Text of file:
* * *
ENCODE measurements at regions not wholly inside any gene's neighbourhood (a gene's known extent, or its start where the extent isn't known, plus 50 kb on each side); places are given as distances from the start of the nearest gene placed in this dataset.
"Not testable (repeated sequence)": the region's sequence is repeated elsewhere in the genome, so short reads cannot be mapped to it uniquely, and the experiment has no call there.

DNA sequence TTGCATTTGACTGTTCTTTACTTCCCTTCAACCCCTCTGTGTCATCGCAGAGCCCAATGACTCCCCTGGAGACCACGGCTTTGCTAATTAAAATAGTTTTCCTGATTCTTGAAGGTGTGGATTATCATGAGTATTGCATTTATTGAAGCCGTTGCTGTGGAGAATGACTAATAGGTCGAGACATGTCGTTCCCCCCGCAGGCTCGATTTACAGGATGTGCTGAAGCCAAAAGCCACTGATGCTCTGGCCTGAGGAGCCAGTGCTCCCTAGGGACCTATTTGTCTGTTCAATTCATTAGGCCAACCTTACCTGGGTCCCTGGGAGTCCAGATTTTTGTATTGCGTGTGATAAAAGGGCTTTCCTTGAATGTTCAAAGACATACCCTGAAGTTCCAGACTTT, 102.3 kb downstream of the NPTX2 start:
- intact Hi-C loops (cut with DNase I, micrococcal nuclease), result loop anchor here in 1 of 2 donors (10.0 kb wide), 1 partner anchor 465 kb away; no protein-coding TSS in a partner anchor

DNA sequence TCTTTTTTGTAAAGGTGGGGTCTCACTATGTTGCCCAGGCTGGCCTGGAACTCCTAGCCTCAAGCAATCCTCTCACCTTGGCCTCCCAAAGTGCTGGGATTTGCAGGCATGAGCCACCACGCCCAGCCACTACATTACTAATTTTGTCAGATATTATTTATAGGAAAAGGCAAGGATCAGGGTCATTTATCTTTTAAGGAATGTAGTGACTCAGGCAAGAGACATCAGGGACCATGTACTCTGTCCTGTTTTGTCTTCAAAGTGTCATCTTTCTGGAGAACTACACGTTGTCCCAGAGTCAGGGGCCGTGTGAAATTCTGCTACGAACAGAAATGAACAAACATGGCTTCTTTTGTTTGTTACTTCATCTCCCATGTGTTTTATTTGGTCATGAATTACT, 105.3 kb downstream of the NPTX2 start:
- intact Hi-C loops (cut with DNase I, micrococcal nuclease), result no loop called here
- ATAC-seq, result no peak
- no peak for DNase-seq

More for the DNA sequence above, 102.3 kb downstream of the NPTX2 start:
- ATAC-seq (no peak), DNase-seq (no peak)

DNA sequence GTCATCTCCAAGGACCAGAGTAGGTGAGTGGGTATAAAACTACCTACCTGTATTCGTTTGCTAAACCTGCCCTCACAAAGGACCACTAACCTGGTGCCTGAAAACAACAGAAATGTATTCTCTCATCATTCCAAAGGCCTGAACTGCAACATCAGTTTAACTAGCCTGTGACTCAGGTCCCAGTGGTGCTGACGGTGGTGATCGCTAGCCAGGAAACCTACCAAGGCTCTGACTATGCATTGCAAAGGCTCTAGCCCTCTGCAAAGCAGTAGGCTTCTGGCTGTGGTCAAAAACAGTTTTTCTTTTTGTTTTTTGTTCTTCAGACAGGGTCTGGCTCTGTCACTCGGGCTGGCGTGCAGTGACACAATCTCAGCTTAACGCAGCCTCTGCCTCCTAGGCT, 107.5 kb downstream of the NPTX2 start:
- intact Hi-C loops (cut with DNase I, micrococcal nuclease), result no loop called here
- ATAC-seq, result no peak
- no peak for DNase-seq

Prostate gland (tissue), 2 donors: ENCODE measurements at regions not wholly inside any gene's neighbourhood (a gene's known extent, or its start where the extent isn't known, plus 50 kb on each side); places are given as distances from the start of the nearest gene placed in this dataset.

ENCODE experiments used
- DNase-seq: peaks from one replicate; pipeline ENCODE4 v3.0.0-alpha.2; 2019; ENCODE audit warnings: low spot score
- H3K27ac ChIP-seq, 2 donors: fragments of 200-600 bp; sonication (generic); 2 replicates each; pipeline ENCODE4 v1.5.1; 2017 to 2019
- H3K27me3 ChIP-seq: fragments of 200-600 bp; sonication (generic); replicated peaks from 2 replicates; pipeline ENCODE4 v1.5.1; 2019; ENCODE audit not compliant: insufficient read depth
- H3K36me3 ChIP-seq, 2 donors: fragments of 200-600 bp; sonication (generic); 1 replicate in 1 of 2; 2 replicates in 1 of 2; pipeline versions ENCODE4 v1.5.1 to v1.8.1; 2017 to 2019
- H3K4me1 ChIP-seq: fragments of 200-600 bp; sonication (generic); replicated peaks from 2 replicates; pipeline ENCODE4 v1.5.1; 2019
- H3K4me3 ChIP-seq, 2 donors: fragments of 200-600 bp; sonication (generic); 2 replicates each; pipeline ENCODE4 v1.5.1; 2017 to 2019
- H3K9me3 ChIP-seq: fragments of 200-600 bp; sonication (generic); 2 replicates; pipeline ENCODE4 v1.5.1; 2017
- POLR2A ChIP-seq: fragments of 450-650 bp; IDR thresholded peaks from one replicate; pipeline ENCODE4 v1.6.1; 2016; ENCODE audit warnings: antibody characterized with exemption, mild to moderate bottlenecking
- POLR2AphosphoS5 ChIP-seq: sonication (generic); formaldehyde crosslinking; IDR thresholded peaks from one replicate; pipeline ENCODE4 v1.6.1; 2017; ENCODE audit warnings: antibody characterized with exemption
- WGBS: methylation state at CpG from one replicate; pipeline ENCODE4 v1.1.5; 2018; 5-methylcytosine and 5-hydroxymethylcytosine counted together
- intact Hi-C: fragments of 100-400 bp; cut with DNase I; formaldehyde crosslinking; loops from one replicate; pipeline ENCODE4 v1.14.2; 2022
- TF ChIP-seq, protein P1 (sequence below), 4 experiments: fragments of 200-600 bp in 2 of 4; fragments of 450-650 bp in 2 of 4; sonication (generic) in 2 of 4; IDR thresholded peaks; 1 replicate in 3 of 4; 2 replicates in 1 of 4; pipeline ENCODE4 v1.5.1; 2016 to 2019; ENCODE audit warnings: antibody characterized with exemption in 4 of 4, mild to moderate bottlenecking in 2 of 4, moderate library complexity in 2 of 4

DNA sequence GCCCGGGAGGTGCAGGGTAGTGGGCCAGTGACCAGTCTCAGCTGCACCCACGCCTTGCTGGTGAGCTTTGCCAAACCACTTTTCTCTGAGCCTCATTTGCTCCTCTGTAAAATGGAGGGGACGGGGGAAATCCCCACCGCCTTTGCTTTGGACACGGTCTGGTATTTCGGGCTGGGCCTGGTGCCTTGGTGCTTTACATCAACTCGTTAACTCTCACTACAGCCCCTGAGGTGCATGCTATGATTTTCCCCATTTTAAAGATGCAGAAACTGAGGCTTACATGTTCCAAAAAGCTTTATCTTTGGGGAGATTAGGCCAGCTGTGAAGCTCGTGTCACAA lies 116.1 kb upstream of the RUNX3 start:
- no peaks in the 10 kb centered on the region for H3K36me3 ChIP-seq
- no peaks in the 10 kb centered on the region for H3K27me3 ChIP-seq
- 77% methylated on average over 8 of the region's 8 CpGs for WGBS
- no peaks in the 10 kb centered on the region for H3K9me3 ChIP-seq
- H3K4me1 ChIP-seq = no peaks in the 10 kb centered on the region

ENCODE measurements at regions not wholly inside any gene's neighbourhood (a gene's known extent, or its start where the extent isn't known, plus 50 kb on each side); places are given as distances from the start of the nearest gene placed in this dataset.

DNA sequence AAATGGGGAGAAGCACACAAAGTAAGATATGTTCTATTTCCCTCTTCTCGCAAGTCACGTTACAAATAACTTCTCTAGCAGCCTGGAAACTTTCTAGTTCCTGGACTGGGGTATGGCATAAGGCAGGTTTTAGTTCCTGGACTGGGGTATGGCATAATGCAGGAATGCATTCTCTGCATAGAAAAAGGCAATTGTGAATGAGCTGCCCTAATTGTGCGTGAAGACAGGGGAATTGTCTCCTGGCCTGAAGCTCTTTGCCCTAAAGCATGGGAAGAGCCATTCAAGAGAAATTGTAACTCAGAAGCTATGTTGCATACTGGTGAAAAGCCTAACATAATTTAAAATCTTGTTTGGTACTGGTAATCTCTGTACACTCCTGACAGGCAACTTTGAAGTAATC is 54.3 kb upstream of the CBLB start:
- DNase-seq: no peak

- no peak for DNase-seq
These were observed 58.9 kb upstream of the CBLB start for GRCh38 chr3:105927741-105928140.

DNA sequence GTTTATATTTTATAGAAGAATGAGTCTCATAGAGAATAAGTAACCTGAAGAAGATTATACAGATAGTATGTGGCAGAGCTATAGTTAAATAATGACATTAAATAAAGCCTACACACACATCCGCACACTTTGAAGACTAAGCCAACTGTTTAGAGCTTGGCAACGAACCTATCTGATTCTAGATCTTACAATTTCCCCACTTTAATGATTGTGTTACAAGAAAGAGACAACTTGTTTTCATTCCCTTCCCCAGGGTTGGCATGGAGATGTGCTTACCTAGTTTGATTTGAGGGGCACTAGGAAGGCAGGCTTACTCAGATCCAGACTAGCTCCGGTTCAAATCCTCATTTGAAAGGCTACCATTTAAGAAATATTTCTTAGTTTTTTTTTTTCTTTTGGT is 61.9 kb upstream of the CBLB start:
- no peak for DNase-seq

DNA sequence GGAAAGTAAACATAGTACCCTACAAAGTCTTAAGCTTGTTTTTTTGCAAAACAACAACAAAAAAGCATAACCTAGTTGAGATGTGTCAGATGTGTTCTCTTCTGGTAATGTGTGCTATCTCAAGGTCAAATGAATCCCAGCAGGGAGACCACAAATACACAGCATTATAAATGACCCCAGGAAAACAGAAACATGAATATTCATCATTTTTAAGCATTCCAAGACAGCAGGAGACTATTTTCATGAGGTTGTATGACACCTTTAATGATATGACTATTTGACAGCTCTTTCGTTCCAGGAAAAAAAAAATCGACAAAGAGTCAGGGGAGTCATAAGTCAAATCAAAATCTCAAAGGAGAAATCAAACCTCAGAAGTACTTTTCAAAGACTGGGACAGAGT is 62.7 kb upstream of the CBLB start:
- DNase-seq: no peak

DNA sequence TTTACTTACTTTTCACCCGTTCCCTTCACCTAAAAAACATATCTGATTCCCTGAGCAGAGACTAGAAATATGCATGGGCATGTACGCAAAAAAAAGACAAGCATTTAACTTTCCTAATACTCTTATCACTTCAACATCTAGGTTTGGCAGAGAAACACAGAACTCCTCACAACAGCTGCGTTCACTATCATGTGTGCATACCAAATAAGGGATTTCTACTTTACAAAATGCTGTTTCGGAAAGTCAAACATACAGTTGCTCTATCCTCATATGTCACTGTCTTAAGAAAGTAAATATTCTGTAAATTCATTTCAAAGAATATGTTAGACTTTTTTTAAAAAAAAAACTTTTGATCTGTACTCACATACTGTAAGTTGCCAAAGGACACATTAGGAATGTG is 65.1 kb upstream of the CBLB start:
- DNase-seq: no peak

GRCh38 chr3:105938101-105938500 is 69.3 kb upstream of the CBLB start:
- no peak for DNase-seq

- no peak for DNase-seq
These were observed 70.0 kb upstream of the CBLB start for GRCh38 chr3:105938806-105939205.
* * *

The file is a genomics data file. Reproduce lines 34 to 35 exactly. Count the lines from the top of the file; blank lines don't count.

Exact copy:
- H3K4me1 ChIP-seq = no peaks in the 10 kb centered on the region

ENCODE measurements at regions not wholly inside any gene's neighbourhood (a gene's known extent, or its start where the extent isn't known, plus 50 kb on each side); places are given as distances from the start of the nearest gene placed in this dataset.